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10-07 Random Variables (3)

# 10-07 Random Variables (3) - BTRY 4080 STSCI 4080 Fall 2010...

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BTRY 4080 / STSCI 4080 Fall 2010 210 Section 4.6: Bernoulli and Binomial Distributions Bernoulli random variable: A single trial is performed, with possible outcomes being “success” or “failure”. Suppose the probability of success is p . Let X denote the number of successes. Then, X Bernoulli ( p ) . is notational shorthand for “is distributed as” Probability mass function (parameters: p ) p (1) = P ( X = 1) = p ; p (0) = P ( X = 0) = 1 p. Mean & variance: E ( X ) = p and V ar ( X ) = p (1 p )

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BTRY 4080 / STSCI 4080 Fall 2010 211 Binomial random variable: Suppose n independent Bernoulli trials are performed, where each trial results in a success with probability p . Let X denote the number of successes in these n independent trials. Then: X Binomial ( n,p ) . Probability mass function (parameters: n , p ) p ( i ) = P ( X = i ) = parenleftbigg n i parenrightbigg p i (1 p ) n i , i = 0 , 1 ,...,n Mean & variance: E ( X ) = np and V ar ( X ) = np (1 p ) Proof that n i =0 p ( i ) = 1 is a direct application of the Binomial Theorem; formulas for mean and variance rely on similar calculations (p. 139).
BTRY 4080 / STSCI 4080 Fall 2010 212 Example (see Slide 199/205 – last time!): A coin is tossed 6 times. For a single coin toss, suppose S = { H,T } and P ( H ) = 1 / 3 . In addition, suppose the results for all tosses are independent. Let X denote the number of heads. Find E ( X ) and V ar ( X ) . Solution: As we now know: X is Binomial (6 , 1 3 ) (here, n = 6 and p = 1 3 ) with pmf p ( x ) = 8 < : ` 6 x ´` 1 3 ´ x ` 2 3 ´ 6 - x x ∈ { 0 , 1 , 2 , 3 , 4 , 5 , 6 } 0 otherwise So, we should have E ( X ) = 6 1 3 « = 2 and V ar ( X ) = 6 1 3 «„ 2 3 « = 4 3 , exactly the same results that we obtained before.

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BTRY 4080 / STSCI 4080 Fall 2010 213 Calculations in R: > x = 0:6 > p = function(i) choose(6,i) * (1/3)ˆi * (2/3)ˆ(6-i) > x [1] 0 1 2 3 4 5 6 > p(x) [1] 0.087791 0.263374 0.329218 0.219479 0.082305 0.016461 0.001372 > muX = sum(x * p(x)) [1] 2 > varX = sum(xˆ2 * p(x)) - (muX)ˆ2 [1] 1.333333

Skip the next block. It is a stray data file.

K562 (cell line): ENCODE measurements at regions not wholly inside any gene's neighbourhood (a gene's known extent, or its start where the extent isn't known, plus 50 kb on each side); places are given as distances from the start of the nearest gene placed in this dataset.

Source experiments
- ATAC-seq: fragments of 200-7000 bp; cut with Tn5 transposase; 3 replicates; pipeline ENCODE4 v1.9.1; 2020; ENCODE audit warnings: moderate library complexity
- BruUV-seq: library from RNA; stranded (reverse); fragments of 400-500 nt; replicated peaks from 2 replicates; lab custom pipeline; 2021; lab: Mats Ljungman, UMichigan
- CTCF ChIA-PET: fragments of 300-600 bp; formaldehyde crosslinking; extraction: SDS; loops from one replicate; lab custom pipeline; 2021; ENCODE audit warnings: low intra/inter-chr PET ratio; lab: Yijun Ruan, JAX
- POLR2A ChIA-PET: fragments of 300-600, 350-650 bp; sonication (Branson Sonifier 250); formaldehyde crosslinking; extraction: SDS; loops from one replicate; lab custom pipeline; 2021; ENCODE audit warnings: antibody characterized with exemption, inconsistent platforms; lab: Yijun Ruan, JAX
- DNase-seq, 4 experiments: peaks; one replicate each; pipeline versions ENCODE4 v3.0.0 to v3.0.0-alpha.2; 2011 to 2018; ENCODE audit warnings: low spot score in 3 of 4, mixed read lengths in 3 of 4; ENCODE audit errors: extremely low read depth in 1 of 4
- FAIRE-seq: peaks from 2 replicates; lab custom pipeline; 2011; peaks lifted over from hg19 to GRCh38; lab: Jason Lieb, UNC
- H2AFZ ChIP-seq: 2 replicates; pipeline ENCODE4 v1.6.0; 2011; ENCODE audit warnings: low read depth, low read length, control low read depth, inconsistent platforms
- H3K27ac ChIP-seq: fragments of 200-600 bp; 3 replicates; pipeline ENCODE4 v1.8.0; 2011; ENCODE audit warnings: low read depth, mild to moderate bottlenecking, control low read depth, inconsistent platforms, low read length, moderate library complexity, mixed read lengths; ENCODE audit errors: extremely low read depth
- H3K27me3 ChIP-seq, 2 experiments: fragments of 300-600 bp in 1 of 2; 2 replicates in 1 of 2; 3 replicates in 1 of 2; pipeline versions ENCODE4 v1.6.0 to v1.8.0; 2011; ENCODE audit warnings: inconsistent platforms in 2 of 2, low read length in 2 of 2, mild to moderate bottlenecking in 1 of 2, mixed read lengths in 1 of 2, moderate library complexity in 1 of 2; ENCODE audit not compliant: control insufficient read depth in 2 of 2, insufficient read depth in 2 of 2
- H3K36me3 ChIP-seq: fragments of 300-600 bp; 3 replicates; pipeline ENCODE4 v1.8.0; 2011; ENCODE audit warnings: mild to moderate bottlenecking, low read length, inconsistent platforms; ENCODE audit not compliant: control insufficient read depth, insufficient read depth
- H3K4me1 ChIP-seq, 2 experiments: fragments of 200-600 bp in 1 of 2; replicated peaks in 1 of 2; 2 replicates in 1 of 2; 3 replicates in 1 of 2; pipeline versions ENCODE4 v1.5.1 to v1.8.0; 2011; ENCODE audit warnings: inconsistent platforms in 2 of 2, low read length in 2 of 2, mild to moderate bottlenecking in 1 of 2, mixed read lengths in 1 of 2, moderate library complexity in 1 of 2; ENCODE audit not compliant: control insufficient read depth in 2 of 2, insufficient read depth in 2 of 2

BTRY 4080 / STSCI 4080 Fall 2010 214 Example (Slide 122): Consider an urn with n 1 red balls and n 2 blue balls. We take a total sample of size n from this urn, where n n 1 + n 2 . What is the probability of seeing exactly x red balls if sampling is done with replacement? Solution: Let Y be the number of red balls. On each draw (trial), the probability of drawing a red ball is p = n 1 / ( n 1 + n 2 ) . Assume successive draws are independent. Then “exactly x red balls” is the same as the event { Y = x } , where Y Binomial ( n,p ) . Thus: P ( Y = x ) = parenleftbigg n x parenrightbigg p x (1 p ) n x , x = 0 , 1 ,...,n ; or, as we argued (much) earlier, P ( Y = x ) = parenleftbigg n x parenrightbiggparenleftbigg n 1 n 1 + n 2 parenrightbigg x parenleftbigg n 2 n 1 + n 2 parenrightbigg n x , x = 0 , 1 ,...,n.

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BTRY 4080 / STSCI 4080 Fall 2010 215 Section 4.7: Poisson Distribution Poisson random variable: A random variable X , taking on one of the values { 0 , 1 , 2 , ...... } , is a Poisson random variable with parameter λ > 0 if the pmf of X is given by p ( i ) = P ( X = i ) = e λ λ i i ! , i = 0 , 1 , 2 , 3 ,... Formula for pmf is an immediate consequence of the (Maclaurin) series expansion for e λ . In particular: since e λ = summationdisplay i =0 λ i i !
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